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Featured Photograph: Sobriety Court treatment director La’Pearl Simmons hands a graduation certificate to Harlyn Journet. (Photograph by Freddie Herpin.)

Editor/Consulting Writer

The context for this graduation might have seemed a bit unusual, since there were state court judges, parole officers, prosecutors and treatment coordinators presiding over the ceremony.

However for the 15 individuals stepping away from potential jail sentences and criminal court proceedings, Wednesday marked the salute of a personal cleansing process and a different path for their lives and family members that arrived for the occasion.

Those completing the two-year St. Landry Parish sobriety court program came from different social and economic backgrounds, but they each were burdened with a previous common issue, as they sought treatment rather than incarceration as a way of moving away from habitual destructive lifestyles.

“These individuals have worked hard to get their lives back together,” said specialty court coordinator Norman Rene.

The second floor courtroom at the parish courthouse was packed with spectators as each of the individuals who completed the two-hour sobriety court program filled with random drug testing, court appearances, group therapy sessions and personal accountability testimony were provided with certificates of completion in the program they chose over jail time.

Rene said the court-approved diversion program in St. Landry has thrived for 20 years and 354 individuals have now completed requirements for having their drug charges dismissed by state court judges.

This group was a bit different Rene said, since it began during the early days of COVID, forcing many of the court appearances to be held in a zoom court format.

All but four of the persons graduating from the program on Wednesday volunteered for drug diversion, while one was assigned by the judges to a family preservation program, in which the participant seeks to avoid losing contact with family members.

The other three were sent to the drug rehabilitation program due to their DWI arrests, Rene said during an interview.

Some of those recognized on Wednesday had already become employed during their participation in the program. Another is continuing to work on a Master’s Degree, while another, Harlyn Journet, said he hopes to open a restaurant.

Alanah Deaville, one of those completing the program, admitted that she had the perfect childhood, but after giving life to a stillborn child, things for her abruptly changed.

“I was into using marijuana and ecstasy and I was arrested on six charges, three of them were felonies. I was an addict and I didn’t want to admit it,” she said during an interview.

Deaville said she entered the diversion program to avoid felony sentencing, but it was difficult for her to initially comply with the guidelines of the program.

“I didn’t want to follow all the rules at first. I realized though that if I didn’t work it out, that I was facing jail and some serious charges,” said Deaville.

Colson Merikle said he was also facing some substantial incarceration time, after being charged with possession in the presence of a juvenile.

“I was thinking probably five years in jail, so it wasn’t difficult for me to get into the program. I don’t think there was ever a point where I wasn’t unhappy, especially the first six months passed in the program. I got some relationships with family back and I wasn’t feeling the need for drugs anymore,” Merikle said.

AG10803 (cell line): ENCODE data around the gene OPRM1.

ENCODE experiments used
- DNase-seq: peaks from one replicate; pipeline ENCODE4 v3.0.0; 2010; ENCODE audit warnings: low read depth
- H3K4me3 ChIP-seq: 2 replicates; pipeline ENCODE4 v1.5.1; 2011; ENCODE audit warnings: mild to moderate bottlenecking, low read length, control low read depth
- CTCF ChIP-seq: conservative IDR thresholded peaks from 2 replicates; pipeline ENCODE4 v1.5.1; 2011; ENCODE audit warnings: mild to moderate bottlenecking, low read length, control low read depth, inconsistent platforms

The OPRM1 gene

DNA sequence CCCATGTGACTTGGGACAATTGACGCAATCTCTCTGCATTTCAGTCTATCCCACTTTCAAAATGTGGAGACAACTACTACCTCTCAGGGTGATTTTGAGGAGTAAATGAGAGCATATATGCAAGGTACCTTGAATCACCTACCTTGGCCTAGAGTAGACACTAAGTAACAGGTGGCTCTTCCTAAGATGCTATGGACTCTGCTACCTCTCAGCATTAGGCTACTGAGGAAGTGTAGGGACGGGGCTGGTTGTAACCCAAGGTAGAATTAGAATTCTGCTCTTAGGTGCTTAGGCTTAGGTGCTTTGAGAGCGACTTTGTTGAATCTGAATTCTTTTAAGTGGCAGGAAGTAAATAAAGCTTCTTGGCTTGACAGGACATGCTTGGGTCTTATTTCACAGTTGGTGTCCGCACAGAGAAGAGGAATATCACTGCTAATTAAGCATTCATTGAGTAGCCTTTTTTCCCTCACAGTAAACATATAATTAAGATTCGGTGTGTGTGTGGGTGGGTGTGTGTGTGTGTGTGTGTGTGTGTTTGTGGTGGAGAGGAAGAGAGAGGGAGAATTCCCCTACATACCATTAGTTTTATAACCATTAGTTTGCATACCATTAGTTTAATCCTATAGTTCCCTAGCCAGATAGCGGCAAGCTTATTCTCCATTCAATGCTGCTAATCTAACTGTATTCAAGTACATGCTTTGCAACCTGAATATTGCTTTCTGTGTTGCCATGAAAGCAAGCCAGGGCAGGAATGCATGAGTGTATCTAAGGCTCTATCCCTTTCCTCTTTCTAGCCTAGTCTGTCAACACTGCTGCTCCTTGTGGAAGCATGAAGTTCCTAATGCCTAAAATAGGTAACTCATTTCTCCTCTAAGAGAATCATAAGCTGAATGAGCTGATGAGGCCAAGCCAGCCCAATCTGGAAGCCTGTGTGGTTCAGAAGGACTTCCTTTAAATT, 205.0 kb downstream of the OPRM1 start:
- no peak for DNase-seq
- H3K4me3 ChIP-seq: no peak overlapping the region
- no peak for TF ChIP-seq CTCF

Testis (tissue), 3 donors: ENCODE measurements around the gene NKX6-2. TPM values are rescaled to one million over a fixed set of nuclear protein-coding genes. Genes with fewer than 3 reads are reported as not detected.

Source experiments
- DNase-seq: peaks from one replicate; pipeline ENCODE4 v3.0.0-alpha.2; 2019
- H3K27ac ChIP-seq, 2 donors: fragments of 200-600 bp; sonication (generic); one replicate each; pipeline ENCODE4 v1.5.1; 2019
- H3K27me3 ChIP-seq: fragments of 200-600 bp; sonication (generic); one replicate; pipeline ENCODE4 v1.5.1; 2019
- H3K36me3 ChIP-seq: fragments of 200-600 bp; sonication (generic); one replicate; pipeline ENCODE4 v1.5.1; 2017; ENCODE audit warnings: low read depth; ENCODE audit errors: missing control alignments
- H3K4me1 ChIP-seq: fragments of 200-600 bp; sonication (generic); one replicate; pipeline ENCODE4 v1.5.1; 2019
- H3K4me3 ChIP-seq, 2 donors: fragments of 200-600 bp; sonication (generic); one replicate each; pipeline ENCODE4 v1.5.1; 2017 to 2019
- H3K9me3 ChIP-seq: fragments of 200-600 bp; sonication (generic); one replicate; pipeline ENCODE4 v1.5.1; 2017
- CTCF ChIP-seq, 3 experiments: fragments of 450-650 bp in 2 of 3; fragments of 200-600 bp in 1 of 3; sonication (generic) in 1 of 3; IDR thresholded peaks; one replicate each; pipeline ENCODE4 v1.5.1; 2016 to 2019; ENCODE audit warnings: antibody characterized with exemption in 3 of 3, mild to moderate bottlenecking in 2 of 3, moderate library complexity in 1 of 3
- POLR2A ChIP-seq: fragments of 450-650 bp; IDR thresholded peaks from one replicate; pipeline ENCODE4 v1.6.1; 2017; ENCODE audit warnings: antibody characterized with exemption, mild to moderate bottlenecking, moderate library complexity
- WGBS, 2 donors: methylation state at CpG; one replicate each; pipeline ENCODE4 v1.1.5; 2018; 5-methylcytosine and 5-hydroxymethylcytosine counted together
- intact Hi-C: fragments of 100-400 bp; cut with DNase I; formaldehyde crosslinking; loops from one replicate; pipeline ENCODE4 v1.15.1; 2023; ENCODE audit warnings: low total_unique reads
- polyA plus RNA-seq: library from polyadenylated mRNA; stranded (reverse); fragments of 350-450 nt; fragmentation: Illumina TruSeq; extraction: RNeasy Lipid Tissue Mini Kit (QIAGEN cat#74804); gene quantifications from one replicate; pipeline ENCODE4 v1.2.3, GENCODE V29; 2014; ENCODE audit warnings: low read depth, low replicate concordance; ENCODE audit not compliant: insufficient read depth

Taysha Downs said she was an “all day” drug user who was six months pregnant when she enrolled in the program.

“I thought I needed to change my life. There were times I thought about quitting, but I didn’t due to my support team and my friends. I have a son who is 16 months and a job now so I can be financially stable,” she said.

Gabrielle Pitre said she was dominated by pills until she faced felony charges in state court.

“At first it was difficult. I had been living a life of drugs and then I had to go cold turkey. There were meetings in the program sometimes four times a week. I started to realize I had a responsibility, but I kept failing drug tests. I got warnings, but the thought of jail instead really scared me,” said Pitre.

Pitre said facing incarceration created a sense of reality, although there were other issues she had to erase.

“I couldn’t keep a job, I had no vehicle. I had already totaled seven cars and my relationships with my family had broken off. I was a total wreck,” Pitre added.

Keisha Langley, who is now a program treatment counselor, said she can relate to those in the program.

“I completed what I needed to do three years ago. I had a probation violation and I was going to jail for about seven and a half years. The court recommended the sobriety program, but I was not willing to go and I even got more charges once I got here,” Langley said.

There was an additional relapse and Langley said she went to jail for three months.

“It was horrible. Jail is what forced me to be sober,” Langley admitted.

District Attorney Chad Pitre told those at the ceremony that the sobriety diversion program is a significant part of the state court system in St. Landry.

“It’s one of the best programs we have in the justice system because it works,” Pitre said.

Jason Meche, one of four state court judges who are responsible for the program, told the graduates their participation for the last two years wasn’t necessarily easy.

“I know this was a long road for a lot of you, but it’s so much better for you to do this as opposed to the threat of sending you to jail,” said Meche.